Drink Me

Album: Wreck Of The Day (Japanese Edition) (2005)
  • The title comes from the legendary fantasy book Alice In Wonderland, where Alice finds a bottle with the words "Drink Me" on it that changes her shape when she drinks it. In the song, Anna uses the "Drink Me" under the pretense that if you drink enough then you will disappear completely. Anna explained that it was inspired by another book, East Of Eden by famous author John Steinbeck. The main character in the book has a necklace with a bottle of poison that is used to slowly poison herself. The book also makes some connections to Alice In Wonderland.
  • This references famous self-destructive artists and people including depressed rock songwriting prodigy Kurt Cobain; Jazz master John Coltrane, who died of the excesses he had in his youth; popular '60s blues/rock singer Janis Joplin, who died of drug excess; respected author Sylvia Plath, who killed herself; and Marilyn Monroe whose death is disputed and may have killed herself or overdosed. The song includes some ideas about insecurity, human thought, and mortality.
  • This accompanies the acoustic rendition of "Catalyst" as the bonus tracks available on the Japanese import version of Anna Nalick's debut album Wreck Of The Day. Another Nalick song not available on her US debut album is "Home," a B-side with the acoustic "Catalyst" on the Australian single for "Breathe (2AM)." >>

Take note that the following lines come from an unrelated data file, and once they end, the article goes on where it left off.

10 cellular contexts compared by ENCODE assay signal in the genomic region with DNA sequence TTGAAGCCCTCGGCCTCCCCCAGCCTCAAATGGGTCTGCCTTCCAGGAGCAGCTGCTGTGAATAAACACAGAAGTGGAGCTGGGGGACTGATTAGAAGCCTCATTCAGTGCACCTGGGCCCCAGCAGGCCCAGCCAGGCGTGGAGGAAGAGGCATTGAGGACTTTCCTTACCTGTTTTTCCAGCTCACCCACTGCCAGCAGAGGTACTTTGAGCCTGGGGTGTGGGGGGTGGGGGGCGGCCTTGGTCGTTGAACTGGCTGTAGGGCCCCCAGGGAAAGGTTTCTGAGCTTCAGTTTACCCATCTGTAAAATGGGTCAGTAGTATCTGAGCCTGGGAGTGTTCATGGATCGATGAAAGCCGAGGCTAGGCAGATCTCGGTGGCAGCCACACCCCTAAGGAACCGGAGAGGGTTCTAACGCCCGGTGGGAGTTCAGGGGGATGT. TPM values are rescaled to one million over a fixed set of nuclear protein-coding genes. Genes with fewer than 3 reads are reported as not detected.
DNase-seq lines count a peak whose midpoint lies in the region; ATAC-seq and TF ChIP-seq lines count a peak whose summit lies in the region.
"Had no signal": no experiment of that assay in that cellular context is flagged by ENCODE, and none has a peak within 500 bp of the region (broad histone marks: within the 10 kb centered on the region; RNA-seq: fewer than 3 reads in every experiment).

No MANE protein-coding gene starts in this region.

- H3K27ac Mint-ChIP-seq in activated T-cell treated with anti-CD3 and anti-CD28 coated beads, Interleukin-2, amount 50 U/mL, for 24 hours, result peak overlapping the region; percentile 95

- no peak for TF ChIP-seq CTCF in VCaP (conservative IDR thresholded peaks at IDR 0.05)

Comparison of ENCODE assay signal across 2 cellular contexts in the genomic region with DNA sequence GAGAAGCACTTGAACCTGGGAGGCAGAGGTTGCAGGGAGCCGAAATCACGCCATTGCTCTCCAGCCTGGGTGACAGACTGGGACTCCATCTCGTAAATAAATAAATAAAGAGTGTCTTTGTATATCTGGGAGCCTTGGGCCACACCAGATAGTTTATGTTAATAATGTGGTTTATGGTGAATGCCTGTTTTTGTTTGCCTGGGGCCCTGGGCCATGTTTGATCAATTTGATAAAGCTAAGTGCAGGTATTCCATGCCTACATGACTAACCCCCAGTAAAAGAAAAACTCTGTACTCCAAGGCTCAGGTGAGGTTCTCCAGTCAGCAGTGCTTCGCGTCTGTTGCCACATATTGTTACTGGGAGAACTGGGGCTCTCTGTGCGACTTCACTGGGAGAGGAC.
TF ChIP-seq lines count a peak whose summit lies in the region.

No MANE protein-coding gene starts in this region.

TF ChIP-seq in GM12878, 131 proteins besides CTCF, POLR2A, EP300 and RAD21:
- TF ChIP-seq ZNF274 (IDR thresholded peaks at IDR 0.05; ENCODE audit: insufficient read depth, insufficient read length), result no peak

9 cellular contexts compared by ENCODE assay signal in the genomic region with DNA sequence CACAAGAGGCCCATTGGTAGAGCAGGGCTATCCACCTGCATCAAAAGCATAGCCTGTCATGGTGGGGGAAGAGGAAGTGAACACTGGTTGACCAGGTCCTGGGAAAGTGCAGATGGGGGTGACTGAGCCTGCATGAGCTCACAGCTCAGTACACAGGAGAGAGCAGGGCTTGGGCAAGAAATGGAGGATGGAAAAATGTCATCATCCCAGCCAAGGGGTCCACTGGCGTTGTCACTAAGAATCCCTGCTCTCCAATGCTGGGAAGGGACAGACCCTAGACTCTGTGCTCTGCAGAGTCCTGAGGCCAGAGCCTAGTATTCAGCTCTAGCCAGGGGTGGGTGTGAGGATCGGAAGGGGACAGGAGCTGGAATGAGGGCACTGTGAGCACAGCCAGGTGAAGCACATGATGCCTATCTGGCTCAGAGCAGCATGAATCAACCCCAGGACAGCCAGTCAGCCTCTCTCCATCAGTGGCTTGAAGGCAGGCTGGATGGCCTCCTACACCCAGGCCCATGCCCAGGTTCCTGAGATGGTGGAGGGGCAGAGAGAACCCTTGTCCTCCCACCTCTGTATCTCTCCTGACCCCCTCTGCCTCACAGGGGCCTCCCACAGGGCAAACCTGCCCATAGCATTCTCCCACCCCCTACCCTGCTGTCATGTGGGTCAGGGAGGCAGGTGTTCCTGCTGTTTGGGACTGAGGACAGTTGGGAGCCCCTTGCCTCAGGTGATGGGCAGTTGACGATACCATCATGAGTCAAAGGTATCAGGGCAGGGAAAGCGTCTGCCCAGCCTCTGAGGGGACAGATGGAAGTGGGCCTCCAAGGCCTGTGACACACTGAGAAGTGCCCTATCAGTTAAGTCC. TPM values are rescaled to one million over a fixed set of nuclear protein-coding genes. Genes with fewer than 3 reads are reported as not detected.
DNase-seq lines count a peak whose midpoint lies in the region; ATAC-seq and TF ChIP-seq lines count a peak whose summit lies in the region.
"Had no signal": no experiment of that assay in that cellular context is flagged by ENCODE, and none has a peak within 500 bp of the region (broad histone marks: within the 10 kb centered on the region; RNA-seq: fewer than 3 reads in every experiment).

Suggestion credit:
    Doug - Pittsburgh, PA, for all above

Comments

Be the first to comment...

Butch VigSongwriter Interviews

The Garbage drummer/songwriter produced the Nirvana album Nevermind, and Smashing Pumpkins' Gish and Siamese Dream.

Dave Alvin - "4th Of July"They're Playing My Song

When Dave recorded the first version of the song with his group the Blasters, producer Nick Lowe gave him some life-changing advice.

Bass Player Scott EdwardsSong Writing

Scott was Stevie Wonder's bass player before becoming a top session player. Hits he played on include "I Will Survive," "Being With You" and "Sara Smile."

Gentle GiantSongwriter Interviews

If counterpoint and polyrhythms are your thing, you might love these guys. Even by Progressive Rock standards, they were one of the most intricate bands of the '70s. Then their lead singer gave us Bon Jovi.

Randy NewmanSongwriting Legends In Their Own Words

Newman makes it look easy these days, but in this 1974 interview, he reveals the paranoia and pressures that made him yearn for his old 9-5 job.

Benny MardonesSongwriter Interviews

His song "Into The Night" is one of the most-played of all time. For Benny, it took him to hell and back.